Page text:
Some people with bipolar disorder condition suffer from “mixed mania,” : symptoms of mania and depression at the same time. 


During mixed mania patients are often extremely irritable.


Rapid speech


Negative words and pressured speech, talking over others.


Loss of time, with impairment in  concept of time. 


Trouble at work, with problems completing tasks, difficulty sleeping, irritability, inflated ego during a manic phase, and depression at other times, which causes excessive sleeping and additional mood problems.


Alcohol or drug abuse


About 50% of people with bipolar disorder also have a substance abuse problem, particularly alcohol use.


Many people will drink when they are in a manic phase to slow themselves down, and use alcohol to improve their mood when they are depressed.


Erratic behavior:spending sprees and unusual sexual behavior.


Grandiosity-center of attention


Sleep problems


Flight of ideas

One of the world’s 10 most disabling clinical conditions.

Peak incidence of BP-I and BP- II occurs between 12-30 years of age.

Has profound negative public health impact.

Characterized by disruptive mood swings, with intervals of partial or full recovery.

Symptoms are persistent, particularly depressive symptoms.

Patients with bilpolar disorders die an average of 8-20 years sooner than the general population.

Typically associated with cognitive disturbances such delusions, and inability to concentrate, racing thoughts, and a false belief of superiority.

Has tentative associations among irritable bowel syndrome, and adversity in childhood.

Estimated $151 billion spent on direct and indirect costs in the US in 2009.

Up to 15% of individuals with bipolar disorder die by suicide.

Suicide occurs 14 times as often in patients with bipolar disorder compared with the general population.

Suicide attempts and suicide deaths, are at least 18 times as common during depressive episodes as during manic episodes in bipolar I disorder.

Annual suicide attempt rates are approximately 30 to 60 times higher than the general population.

Higher rates of completed suicide in bipolar patients include: male sex, living alone, divorced status, unemployment, white race, age younger than 35 years or older than 75 years.

Patients with bipolar disorder have a much higher proportion of the deaths due to natural causes related to comorbidity obesity, cardiovascular, metabolic diseases and other comorbiditties of chronic health conditions and complications related to smoking.

Persons with bipolar disorder have approximately twice the risk of death, attributable to both suicide and higher rates of physical diseases in this population.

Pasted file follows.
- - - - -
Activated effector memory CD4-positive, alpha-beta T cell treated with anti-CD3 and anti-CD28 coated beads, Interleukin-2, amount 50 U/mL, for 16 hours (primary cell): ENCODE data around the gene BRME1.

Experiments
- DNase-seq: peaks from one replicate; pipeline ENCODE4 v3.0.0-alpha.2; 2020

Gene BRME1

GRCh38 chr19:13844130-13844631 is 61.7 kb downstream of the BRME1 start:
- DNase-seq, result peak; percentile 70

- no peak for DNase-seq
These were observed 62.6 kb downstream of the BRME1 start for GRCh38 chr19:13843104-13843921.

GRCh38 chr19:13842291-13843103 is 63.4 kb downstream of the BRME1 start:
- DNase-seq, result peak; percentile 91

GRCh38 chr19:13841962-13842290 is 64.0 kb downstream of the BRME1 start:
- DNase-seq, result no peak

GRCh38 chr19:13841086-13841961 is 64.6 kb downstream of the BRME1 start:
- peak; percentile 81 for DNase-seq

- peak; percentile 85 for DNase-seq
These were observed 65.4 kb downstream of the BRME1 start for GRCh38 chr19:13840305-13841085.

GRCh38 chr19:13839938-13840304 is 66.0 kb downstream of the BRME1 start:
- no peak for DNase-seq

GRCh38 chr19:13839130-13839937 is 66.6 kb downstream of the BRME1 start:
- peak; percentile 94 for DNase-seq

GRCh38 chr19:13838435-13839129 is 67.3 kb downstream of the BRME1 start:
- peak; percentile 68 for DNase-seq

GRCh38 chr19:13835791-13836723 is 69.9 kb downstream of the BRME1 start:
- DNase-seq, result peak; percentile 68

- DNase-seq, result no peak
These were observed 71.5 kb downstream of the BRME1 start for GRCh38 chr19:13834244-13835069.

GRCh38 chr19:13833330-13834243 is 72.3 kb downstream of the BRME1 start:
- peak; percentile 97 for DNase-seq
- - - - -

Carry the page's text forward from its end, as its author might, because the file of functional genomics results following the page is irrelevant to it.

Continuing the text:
Comorbid obesity is associated with more severe and chronic bipolar illness course, poor response to drug therapy, and heightened suicide risk.

Associated with general medical processes including obesity, cardiovascular diseases, type 2 diabetes, autoimmune diseases, and malignancies, and with high rates of smoking.

Approximately 65% of individuals with BD have comorbid psychiatric illness.

Associated with episodic recurrent mania or hypomania.

Presence of manic or hypomanic episodes is the hallmark of the disorder and is distinguishes it from other conditions such is unipolar major depression.

Commonly misdiagnosed.

The time lag to accurate diagnosis of bipolar-1 and bipolar- II is more than 10 years.

A clinical diagnosis and diagnostic tests do not presently exists.

High index of suspicion is required for diagnosis.

Characterized by episodes of both elevated or irritable mood and depression.

Manic or hypomanic episodes are states of elevated mood and increased motor drive that are finite in time and differ in severity and length.

May be associated with psychotic features such as hallucinations.

Manic episodes impair social, and occupational functioning and may be associated with psychotic symptoms.

Affective disorders are classified along a spectrum defined by extent and severity of mood elevation, from unipolar, bipolar II to bipolar I.

Because bipolar disorder is mainly diagnosed in young adulthood it affects the economically active population and is associated with high cost to society.

Onset of mania later in life may be an indication of an underlying medical comorbidity.

Previously known as manic depressive illness.

Bipolar disorders clasified acccording to their longitudinal course.

Mild presentations are difficult to distinguish from normal mood fluctuations and features of personality, particularly in the early stages of the disease.

The clinical picture is distorted frequently by comorbid anxiety or development mixed states characterized by coterminous symptoms of depression and mania.

Patients with bipolar disorder have high rates of coexisting psychiatric conditions, including anxiety estimated to be present and 71% of patients, substance use in 56%, personality disorders in 36% and attention deficit hyperactivity disorder in 10 to 20%.